Friday, July 31, 2009

Who(se) Am I?

An old friend reconnected with me on Facebook and told me she had looked at my blog. She had such words of encouragement that I thought I would start this up again.

Everything has changed since my last post.

I am now the mother of the exquisite Josiah Rippee Germer and nothing else matters.

That's not true, entirely.

What is true, though, is how I see everything through the Parent lens now. I feel the weight and glory of God's analogy of the Father-Child relationship so much more poignantly than I ever thought I could.

I would die for this little boy.

I've never really been able to say that with confidence, but I would in fact hand over my life if it would mean that his would be spared.

My love for him is fiercely protective, fluidly in rhythm with my heartbeat and my blood pumping. We are inextricably connected for all of our lives and I have never been happier about the loss of independence.

This new chapter, though, has had me thinking about my life as a follower of Jesus in a new old way. I have found a refreshing newness with the advent of a C-group of my own. I have had only two meetings with three particular 15-year-old girls, but those few hours have been so precious to me and have influenced me in ways I did not anticipate.

Teaching them has helped me see how far off track I had gotten in my attempt at assimilating to Central Texas culture. With the forced loss of my nose ring last fall, I felt a forced loss of much more of my identity as a consumer of goods and services, and a follower of Jesus' Way.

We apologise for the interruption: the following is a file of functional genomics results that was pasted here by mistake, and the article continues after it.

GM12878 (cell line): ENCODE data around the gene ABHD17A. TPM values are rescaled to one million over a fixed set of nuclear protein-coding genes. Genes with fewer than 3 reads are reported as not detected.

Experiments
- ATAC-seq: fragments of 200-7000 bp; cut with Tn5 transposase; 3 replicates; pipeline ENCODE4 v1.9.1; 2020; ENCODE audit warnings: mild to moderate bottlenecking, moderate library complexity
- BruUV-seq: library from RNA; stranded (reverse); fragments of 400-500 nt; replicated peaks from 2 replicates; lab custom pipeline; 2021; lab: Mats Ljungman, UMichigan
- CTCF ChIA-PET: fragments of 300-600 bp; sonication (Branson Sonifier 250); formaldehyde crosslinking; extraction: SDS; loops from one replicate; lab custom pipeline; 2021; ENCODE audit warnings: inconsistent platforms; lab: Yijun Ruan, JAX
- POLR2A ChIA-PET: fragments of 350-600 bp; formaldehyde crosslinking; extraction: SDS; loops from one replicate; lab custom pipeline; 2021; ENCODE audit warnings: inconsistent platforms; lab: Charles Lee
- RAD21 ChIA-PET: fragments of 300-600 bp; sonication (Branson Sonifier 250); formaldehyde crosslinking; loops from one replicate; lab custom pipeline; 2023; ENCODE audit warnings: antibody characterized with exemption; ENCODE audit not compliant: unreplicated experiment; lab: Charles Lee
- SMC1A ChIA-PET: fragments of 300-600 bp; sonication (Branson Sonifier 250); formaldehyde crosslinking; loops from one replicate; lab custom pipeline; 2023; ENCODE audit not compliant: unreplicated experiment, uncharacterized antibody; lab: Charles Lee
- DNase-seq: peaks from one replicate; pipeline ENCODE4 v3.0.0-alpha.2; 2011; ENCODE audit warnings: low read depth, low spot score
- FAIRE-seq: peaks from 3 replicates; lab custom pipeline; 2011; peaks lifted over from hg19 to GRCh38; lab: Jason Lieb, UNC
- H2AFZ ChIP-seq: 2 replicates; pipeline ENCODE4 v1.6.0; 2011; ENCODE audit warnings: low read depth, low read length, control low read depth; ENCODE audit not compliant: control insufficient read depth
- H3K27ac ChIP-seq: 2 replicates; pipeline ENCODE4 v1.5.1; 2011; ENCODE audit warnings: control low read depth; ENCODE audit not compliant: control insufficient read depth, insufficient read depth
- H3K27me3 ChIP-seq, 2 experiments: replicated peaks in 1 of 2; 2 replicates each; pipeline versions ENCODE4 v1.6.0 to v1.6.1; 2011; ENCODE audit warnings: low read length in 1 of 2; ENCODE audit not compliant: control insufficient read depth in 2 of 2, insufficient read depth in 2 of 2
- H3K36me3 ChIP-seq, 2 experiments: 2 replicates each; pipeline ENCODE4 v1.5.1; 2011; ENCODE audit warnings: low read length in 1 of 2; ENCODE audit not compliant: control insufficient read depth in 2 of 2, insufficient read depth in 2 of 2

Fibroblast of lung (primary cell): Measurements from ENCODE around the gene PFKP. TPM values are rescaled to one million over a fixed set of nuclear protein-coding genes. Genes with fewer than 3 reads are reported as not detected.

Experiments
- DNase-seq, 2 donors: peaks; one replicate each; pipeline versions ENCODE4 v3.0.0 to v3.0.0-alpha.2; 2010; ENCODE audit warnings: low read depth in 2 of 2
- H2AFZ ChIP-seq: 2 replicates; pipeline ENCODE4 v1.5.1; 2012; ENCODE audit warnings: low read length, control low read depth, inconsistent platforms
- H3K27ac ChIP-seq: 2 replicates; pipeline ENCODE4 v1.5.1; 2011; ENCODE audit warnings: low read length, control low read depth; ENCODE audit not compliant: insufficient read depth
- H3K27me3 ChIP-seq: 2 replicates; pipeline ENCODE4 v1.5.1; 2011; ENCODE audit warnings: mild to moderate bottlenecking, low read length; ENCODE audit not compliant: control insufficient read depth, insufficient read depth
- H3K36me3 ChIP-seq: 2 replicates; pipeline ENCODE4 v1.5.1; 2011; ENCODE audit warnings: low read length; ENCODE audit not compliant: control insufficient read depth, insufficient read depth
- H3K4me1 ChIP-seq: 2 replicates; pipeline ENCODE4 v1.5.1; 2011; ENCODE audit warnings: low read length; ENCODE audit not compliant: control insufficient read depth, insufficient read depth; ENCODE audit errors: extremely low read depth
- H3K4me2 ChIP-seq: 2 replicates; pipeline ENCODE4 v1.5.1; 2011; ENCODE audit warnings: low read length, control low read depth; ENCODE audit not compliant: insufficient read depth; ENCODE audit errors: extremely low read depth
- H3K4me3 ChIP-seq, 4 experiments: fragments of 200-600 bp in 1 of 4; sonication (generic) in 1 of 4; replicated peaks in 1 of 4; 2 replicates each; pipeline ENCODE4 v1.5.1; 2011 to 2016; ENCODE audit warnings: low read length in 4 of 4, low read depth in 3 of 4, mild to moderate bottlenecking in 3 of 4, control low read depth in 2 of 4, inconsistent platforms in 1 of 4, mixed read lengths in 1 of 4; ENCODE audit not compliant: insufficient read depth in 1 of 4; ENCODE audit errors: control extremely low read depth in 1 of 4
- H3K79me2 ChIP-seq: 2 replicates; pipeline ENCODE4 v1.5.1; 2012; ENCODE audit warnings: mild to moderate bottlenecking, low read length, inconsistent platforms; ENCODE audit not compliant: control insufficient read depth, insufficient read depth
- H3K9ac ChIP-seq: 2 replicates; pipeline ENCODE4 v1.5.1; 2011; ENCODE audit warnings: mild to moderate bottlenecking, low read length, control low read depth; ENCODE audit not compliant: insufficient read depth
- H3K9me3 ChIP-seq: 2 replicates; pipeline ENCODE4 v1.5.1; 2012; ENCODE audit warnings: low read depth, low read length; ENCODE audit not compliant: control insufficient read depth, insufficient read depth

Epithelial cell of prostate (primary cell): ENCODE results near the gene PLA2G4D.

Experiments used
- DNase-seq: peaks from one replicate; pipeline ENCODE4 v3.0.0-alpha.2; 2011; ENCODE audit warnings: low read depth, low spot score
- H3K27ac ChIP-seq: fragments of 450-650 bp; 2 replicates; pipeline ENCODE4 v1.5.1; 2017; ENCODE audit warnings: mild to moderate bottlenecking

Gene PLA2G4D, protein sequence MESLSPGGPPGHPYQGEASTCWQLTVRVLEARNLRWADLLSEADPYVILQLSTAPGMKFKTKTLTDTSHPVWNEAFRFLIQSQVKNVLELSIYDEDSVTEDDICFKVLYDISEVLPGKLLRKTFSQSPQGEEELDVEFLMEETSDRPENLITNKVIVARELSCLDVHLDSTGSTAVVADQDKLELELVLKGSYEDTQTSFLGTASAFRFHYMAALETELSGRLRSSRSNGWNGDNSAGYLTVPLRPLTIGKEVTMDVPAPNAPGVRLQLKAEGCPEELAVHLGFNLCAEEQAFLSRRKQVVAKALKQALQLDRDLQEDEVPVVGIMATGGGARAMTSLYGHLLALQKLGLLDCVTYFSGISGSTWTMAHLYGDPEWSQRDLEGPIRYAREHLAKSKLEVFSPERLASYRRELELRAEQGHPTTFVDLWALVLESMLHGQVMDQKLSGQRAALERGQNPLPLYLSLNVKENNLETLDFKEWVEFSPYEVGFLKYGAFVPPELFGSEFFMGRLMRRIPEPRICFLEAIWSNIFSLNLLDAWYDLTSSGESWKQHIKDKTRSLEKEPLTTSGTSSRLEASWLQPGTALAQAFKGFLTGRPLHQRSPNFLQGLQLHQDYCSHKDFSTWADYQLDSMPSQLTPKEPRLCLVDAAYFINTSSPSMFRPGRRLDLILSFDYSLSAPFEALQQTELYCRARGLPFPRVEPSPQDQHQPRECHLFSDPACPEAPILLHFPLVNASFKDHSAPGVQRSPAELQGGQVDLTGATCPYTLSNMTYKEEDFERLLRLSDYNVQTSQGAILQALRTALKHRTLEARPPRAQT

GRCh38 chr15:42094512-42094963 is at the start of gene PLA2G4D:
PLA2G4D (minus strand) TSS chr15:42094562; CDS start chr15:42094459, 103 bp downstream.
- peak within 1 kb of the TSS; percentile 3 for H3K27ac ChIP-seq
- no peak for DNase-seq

I feel that I was swept up in things simply because they were branded a certain way, falling prey to greenwashing and doing and purchasing things that made me feel superior to others who lacked information or "didn't care".

In my quest to save, I think I alienated myself and others.

Yes, eating real and healthy food is important, but what good does it do to eat alone instead of joyously, entertaining angels? Pregancy does weird things to our bodies, and a craving for meat did me in as a vegetarian. And honestly, I feel better about it. I feel less snooty and more open to sharing meals with people at the top of a holy list of sinners. Being a vegetarian, for me, in Texas, became more of a class and economic issue and less of a healthy "shalom" of restoring God's people to abundance again. Perhaps it will get there for me (again? for the first time?) in the future. For now, though, I am okay with the chicken breast in my fridge and sharing barbeque in the sweaty local joints with joyful Jesus lovers and those starting to catch the Good News.

To tie this back in to the title, I have begun thinking about who or what I belong to.

In some ways, it used to be food and Jesus, maybe in that order.

I guess I am rethinking who I am and whose I am.